Imagine if the Nintendo Game Boy of your 8-bit past went off to college to return looking sleeker and distinguishably modern, fluent in all varieties of Game Boy cartridges, and was now also a very capable synth music composition tool. That’s the gist of the Analogue Pocket, a “built from scratch” gaming system compatible with yesterday’s memories, but specced out for today’s leisure.
Keeping to roots of its 8-bit past, the Pocket isn’t a mere emulator; equipped with a physical cartridge slot and designed solely to play legacy game cartridges without resorting to software emulation, the tactile pleasure of sliding in a gaming cartridge is kept intact. While some details are kept true to its past, the Pocket has some significant upgrades, most notably its 3.5″ LTPS LCD with 1600×1440 resolution. Game Boy, Game Boy Color, and Game Boy Advance can be enjoyed with 615ppi clarity, quite the upgrade from the Game Boy Advance’s paltry 240×160 pixels screen. Additionally, all of the Pocket’s buttons are mappable.
Other specs include a rechargeable lithium ion battery with USB-C charging, stereo speakers, a microSD slot, 3.5mm headphone output, and a link plug.
Analogue engineered the Pocket to work out of the box with over 2,780 Game Boy, Game Boy Color, and Game Boy Advance game cartridge library. If that’s not enough to satiate your retro-gaming desires, the Pocket’s library can be further expanded with the use of cartridge adapters to play Game Gear, Neo Geo Pocket Color, Atari Lynx, and other portable gaming systems.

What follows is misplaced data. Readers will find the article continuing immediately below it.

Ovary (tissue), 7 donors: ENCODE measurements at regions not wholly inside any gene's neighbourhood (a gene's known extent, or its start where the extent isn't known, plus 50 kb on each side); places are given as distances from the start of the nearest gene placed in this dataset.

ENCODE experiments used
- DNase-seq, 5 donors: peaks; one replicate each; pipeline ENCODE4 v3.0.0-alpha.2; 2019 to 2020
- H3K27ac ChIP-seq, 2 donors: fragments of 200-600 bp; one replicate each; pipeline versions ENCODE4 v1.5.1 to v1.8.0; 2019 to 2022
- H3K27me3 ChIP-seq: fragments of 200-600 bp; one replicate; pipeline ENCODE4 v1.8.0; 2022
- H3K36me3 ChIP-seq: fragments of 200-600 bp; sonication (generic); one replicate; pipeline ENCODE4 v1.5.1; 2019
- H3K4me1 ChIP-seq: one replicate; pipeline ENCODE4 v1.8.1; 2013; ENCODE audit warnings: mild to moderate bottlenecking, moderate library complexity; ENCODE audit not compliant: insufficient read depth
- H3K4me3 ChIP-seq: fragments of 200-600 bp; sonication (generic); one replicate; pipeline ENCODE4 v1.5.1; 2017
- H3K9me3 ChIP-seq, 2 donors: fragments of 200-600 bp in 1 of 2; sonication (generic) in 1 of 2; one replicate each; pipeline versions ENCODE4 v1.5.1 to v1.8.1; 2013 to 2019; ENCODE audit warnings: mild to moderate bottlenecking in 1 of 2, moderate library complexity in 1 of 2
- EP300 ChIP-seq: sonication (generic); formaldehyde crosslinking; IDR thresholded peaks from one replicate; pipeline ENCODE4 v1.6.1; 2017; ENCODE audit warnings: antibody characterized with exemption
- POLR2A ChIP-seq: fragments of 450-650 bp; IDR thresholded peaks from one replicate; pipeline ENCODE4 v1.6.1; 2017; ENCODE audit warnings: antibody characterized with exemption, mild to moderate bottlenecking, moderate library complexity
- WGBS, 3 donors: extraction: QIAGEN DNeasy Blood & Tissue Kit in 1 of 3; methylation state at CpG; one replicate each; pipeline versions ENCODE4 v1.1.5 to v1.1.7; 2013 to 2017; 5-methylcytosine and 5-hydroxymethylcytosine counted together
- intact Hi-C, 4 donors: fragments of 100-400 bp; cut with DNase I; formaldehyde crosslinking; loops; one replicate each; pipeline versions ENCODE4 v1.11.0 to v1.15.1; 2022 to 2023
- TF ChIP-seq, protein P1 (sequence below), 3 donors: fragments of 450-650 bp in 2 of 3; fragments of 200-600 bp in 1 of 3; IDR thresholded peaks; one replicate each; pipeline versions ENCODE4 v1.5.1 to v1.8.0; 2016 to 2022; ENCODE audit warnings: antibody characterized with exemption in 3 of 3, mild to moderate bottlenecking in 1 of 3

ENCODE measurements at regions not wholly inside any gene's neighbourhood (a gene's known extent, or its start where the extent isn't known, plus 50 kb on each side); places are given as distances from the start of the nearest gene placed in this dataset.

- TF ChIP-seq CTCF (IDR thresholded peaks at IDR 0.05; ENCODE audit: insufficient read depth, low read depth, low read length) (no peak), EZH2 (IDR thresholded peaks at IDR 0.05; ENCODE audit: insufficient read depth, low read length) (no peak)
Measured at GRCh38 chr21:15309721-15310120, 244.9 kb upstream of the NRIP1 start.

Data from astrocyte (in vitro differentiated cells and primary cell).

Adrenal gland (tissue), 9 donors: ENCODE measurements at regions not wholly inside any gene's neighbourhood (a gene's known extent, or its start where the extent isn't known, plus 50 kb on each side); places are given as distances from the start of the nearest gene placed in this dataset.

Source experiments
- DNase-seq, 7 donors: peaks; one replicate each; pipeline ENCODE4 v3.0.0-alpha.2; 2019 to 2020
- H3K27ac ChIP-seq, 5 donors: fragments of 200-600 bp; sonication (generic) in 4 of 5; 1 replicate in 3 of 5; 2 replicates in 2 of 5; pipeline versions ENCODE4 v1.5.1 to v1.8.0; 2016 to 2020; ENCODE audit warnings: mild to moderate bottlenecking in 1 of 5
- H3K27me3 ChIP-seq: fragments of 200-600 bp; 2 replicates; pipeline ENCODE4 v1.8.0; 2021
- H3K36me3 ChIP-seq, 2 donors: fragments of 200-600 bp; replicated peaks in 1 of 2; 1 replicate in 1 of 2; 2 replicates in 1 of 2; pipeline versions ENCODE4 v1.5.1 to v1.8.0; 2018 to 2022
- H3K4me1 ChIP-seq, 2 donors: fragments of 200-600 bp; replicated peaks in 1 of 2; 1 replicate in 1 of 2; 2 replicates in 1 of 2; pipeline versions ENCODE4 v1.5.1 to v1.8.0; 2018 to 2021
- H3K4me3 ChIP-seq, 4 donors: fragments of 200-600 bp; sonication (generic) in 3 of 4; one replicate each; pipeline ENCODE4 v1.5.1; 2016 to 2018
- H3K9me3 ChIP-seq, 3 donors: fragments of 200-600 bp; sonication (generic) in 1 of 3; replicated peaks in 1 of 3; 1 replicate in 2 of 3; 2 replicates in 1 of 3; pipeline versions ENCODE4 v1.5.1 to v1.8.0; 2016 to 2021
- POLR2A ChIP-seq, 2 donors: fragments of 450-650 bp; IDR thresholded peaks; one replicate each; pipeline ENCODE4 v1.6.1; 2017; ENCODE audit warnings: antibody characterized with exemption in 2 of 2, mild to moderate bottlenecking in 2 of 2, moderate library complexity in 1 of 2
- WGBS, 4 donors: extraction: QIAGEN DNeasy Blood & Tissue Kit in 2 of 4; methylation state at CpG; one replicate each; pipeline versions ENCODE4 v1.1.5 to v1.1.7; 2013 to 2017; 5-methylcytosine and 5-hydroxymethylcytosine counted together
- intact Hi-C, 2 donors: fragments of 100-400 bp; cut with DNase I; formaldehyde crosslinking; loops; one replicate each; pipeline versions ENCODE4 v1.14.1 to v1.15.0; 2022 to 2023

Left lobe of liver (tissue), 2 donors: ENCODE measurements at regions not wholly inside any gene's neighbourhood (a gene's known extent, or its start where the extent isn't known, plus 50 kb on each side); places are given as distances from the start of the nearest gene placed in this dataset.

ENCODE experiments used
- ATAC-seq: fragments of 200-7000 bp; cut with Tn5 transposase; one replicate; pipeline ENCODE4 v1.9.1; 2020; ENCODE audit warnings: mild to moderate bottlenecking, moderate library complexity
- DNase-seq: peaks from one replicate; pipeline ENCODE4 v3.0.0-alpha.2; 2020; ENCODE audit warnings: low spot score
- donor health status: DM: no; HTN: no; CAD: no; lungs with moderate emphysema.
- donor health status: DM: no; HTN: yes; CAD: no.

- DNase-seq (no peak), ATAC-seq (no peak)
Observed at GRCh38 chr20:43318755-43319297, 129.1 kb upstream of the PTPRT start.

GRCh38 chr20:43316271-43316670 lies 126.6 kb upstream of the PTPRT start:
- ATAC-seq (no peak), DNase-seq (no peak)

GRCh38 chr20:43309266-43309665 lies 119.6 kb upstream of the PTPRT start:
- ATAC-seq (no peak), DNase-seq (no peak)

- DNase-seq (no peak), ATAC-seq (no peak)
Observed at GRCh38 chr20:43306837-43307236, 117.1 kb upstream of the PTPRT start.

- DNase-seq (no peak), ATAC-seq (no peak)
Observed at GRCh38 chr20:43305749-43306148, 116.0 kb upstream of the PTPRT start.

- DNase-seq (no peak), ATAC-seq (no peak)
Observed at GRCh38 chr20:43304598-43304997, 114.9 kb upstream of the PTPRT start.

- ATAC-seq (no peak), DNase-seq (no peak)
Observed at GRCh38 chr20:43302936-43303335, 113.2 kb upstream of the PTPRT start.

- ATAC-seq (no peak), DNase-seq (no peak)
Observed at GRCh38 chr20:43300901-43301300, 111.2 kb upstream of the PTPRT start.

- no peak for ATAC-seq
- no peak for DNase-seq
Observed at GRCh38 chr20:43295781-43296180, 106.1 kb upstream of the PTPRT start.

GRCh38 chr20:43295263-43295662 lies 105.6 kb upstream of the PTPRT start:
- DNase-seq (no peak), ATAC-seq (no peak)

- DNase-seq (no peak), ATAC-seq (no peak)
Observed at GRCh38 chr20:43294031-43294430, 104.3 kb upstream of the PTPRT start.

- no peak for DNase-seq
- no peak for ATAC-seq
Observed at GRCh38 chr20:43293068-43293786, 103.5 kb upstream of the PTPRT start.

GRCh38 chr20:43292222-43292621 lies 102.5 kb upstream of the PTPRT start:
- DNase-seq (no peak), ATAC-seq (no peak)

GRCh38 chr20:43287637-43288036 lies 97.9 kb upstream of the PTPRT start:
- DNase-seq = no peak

And if the nostalgia of playing all of your favorite portable video games isn’t enough, the Pocket also distinguishes itself as its own portable digital audio workstation. “Shape, stretch and morph sounds” using the built-in Nanoloop synthesizer and sequencer, with the option to output compositions to play live.
Analogue’s tribute to portable gaming will set you back $199, with the Pocket shipping out sometime in 2020 – a little too late for our holiday hopes, but promising a great start to the new year.